Machrie Moor Standing Stones

Machrie Moor Standing Stones

The Isle of Arran is often called ‘Scotland in Miniature’ since it features a terrific ensemble of Scotland’s geology. The region is a rich archaeological landscape with plenty to look forward to for fans of chambered cairns and standing stones, with no more famous than the Machrie Moor standing stones. The location is free to visit on the west end of Arran, with plenty of terrific things to do with your family while you’re there.

If you want to know more about no less than six stone circles, then you’ve come to the right place. We’ll cover the history of the Machrie Moor stone circles, how to get there, and much more. Let’s dive right into it.

History of the Machrie Moor Standing Stones

History of the Standing Stones

Carbon dating has estimated that the Machrie Moor standing stones are at least 4,000 years old, and they have been formed over a set of timber circles that have rotted away over time. Nearby, there are a few hut circles that complement that array you can see today. These standing stones were created by Neolithic humans, who must’ve made an immense effort to create such a prominent structure on the swampy moors in Scotland.

Archaeologists believe that the Machrie Moor stone circles were one of the last significant structures on the site, and evidence of human activity around Machrie Moor suggests that it was a haven for many Neolithic projects. This is also evidenced by the fact that the stone circles sit on exactly the same sites as timber circles which stood before it, which may have been a first draft or calibration of the scale before they built it using granite boulders.

Folklore of the Standing Stones

Some special folklore surrounds the Machrie Moor Standing Stones, which evokes the imagination. The Machrie Moor stone circle is sometimes called ‘Fingal’s Cauldron Seat’ after the mythical figure from Irish mythology. One of the stories that features the legendary warrior from the Irish Fionn Mac Cumhail tells a story about the giant Fingal tying their large dog to one of the stones.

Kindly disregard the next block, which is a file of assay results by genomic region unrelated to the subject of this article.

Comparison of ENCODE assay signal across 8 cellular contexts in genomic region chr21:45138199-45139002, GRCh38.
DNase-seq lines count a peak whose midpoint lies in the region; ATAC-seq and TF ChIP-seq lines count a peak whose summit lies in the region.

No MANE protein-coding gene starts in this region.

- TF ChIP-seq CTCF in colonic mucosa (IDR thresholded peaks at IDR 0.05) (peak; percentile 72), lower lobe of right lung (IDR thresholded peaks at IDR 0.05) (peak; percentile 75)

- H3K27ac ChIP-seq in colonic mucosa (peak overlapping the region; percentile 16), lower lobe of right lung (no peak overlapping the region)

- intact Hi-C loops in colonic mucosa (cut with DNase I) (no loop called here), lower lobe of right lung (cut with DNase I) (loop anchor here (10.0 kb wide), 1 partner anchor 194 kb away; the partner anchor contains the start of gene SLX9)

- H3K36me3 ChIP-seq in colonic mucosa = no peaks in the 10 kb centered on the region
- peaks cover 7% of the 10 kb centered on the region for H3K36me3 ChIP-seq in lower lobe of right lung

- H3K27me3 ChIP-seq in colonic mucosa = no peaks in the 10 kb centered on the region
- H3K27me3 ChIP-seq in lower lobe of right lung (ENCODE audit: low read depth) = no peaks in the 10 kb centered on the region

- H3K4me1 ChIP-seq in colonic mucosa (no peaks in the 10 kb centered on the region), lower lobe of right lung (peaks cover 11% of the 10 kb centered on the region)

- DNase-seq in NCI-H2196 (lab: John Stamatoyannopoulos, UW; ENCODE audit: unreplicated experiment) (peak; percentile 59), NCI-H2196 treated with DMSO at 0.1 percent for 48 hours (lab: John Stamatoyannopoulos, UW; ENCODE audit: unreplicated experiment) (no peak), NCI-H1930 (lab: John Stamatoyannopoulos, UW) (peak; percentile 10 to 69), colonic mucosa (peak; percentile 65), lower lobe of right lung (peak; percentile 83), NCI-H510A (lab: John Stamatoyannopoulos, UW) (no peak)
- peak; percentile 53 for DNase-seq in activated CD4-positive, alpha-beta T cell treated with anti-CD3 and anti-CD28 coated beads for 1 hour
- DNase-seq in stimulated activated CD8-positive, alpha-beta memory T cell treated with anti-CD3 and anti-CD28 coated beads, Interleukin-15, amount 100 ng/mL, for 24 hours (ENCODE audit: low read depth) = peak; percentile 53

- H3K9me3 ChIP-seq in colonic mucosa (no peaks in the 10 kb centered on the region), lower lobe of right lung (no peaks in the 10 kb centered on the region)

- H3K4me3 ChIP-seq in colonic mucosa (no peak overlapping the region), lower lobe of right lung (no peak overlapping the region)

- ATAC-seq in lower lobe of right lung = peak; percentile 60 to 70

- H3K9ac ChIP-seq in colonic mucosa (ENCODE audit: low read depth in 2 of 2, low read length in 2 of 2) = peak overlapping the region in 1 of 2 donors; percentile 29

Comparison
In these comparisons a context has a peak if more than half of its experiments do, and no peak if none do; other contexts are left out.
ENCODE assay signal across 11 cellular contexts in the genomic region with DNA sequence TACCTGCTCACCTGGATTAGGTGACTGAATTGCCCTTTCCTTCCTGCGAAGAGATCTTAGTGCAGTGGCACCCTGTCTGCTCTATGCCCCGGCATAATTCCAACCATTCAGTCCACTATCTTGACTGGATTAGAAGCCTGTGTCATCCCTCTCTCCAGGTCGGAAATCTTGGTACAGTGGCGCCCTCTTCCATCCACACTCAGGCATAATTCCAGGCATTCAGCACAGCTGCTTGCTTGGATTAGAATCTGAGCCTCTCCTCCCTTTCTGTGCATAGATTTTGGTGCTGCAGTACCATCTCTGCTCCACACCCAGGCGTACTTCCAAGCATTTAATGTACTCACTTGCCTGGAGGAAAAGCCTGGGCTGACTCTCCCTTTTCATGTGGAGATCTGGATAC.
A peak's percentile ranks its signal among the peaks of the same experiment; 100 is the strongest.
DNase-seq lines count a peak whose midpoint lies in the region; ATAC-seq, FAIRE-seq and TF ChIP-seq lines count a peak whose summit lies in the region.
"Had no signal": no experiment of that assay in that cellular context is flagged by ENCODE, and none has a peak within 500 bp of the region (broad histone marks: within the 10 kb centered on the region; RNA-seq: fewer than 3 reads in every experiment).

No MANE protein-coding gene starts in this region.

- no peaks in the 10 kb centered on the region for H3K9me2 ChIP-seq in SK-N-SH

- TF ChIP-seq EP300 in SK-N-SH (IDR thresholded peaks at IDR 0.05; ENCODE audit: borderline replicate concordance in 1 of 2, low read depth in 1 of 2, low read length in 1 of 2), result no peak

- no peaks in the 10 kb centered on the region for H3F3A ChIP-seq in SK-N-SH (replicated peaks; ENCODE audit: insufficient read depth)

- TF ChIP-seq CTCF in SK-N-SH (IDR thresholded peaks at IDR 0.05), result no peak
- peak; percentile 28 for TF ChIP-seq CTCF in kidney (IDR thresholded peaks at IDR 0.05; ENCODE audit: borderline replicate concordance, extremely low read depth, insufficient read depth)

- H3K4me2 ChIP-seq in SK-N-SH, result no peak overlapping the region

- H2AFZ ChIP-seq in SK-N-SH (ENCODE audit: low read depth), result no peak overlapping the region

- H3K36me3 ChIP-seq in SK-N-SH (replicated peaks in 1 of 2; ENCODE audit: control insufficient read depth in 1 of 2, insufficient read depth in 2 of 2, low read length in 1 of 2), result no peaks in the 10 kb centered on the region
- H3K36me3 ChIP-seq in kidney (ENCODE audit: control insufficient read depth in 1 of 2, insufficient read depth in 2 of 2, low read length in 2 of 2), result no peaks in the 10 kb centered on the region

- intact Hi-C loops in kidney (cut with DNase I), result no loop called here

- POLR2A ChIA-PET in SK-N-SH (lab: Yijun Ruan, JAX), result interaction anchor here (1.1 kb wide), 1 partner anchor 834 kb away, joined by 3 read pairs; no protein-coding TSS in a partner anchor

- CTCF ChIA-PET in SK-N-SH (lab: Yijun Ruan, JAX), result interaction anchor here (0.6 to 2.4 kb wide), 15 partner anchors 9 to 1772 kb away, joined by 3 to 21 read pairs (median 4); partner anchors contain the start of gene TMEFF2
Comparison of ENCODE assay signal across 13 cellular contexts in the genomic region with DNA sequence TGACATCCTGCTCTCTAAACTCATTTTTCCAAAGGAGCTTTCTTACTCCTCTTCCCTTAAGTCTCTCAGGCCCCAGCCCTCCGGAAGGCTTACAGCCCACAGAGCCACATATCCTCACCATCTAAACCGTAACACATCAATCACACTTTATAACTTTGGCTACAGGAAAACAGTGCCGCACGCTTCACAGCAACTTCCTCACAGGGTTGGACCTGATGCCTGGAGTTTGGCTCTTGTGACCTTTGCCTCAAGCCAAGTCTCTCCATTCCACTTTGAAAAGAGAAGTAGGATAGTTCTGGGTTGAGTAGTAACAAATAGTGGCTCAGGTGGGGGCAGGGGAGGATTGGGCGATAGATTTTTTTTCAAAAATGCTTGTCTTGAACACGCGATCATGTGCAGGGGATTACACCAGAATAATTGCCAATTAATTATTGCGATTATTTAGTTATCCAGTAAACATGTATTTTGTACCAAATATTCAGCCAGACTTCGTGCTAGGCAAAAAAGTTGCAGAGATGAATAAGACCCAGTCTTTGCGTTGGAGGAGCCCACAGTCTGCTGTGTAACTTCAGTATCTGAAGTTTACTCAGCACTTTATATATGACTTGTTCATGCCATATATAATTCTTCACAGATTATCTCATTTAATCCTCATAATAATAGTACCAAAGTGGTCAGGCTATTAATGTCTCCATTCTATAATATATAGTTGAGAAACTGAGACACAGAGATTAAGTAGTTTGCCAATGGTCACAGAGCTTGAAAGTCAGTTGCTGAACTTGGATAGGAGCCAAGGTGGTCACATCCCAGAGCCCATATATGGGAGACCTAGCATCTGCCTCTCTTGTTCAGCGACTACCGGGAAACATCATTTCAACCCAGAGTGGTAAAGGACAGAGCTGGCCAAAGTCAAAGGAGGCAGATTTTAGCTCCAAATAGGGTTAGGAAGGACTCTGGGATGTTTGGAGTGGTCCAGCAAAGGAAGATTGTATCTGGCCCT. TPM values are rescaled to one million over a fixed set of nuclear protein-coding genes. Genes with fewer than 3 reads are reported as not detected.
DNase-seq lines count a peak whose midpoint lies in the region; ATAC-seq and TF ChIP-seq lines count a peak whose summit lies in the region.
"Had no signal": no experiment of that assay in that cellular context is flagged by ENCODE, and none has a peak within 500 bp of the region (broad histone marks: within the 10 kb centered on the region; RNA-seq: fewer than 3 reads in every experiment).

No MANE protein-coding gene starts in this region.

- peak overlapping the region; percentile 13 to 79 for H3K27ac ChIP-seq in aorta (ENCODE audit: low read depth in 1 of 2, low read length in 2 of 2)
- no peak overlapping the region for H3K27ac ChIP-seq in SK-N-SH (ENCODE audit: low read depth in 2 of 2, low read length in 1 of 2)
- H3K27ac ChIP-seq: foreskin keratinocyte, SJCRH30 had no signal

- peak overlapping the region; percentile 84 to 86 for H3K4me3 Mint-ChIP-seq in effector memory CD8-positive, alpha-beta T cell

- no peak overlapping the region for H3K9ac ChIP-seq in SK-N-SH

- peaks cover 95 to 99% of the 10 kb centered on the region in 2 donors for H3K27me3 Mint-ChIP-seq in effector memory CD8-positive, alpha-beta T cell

One of the standing stones has a hole within it, and it’s said that the giant used it to tie the hound.

The stone circle also holds some mysterious symbolism since the large stones line up directly with the rising sun from Machrie Glen. There’s even a prominent notch indented with the stone that aligns directly with the summit of the Glen.

How to Get to Machrie Moor

Machrie Moor sits on the western side of the Isle of Arran and is relatively easy to reach while on the island. Here’s how to reach the Machrie Moor standing stones from Brodick:

  • Follow Alma Park and Alma Rd to Main St/A841.
  • Drive along The String/B880.
  • Continue to A841.
  • Turn left onto A841.
  • Turn left again.

There’s a car park and parking area for visitors, with ample parking spaces available. Note: To reach the Machrie Moor Standing Stones, you need to drive on a restricted road.

Best Time to Visit the Stones

The Machrie Moor standing stones are a prominent attraction, but there are certain times of the year when visiting the Machrie Moor Stone Circles is worth visiting. Late spring, summer, and late autumn are the best times to see the two concentric rings of Machrie Moor since you can enjoy exploring the farm track and Machrie water that surrounds the stones the most.